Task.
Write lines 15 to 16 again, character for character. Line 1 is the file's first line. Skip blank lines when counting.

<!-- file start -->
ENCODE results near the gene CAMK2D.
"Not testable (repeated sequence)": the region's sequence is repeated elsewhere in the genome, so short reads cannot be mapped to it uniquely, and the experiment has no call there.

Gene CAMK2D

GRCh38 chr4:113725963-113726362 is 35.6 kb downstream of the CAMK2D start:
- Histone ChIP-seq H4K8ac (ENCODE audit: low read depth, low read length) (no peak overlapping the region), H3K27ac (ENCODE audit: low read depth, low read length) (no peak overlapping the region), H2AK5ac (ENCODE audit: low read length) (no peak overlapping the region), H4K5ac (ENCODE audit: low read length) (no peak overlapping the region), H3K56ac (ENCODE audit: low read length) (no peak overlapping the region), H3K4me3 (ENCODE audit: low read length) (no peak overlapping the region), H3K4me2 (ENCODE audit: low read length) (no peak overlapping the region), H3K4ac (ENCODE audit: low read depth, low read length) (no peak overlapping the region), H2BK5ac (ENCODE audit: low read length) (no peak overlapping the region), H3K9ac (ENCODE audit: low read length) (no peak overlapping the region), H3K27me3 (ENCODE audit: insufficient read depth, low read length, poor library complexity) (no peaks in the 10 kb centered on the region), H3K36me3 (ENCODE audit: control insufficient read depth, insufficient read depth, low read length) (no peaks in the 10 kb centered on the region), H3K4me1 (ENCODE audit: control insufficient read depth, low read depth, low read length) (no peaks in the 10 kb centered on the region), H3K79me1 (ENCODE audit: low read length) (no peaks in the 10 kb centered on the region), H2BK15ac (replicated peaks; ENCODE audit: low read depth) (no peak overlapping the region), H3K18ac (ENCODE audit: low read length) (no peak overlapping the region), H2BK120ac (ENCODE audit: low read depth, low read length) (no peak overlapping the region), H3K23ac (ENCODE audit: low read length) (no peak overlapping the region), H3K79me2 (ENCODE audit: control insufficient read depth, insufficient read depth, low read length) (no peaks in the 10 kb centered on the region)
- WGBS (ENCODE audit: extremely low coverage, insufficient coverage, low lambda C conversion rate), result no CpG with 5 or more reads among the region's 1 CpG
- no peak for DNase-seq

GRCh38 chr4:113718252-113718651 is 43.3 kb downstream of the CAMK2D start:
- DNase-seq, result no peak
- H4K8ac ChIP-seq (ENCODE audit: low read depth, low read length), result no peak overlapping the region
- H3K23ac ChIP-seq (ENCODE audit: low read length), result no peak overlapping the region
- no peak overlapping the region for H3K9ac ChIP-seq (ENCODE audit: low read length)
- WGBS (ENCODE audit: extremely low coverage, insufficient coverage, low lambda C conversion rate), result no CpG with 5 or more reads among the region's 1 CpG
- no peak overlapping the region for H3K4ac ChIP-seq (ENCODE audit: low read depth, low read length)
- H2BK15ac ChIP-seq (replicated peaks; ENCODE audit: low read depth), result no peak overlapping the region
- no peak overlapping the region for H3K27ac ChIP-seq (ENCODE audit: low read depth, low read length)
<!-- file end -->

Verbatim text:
- H2BK15ac ChIP-seq (replicated peaks; ENCODE audit: low read depth), result no peak overlapping the region
- no peak overlapping the region for H3K27ac ChIP-seq (ENCODE audit: low read depth, low read length)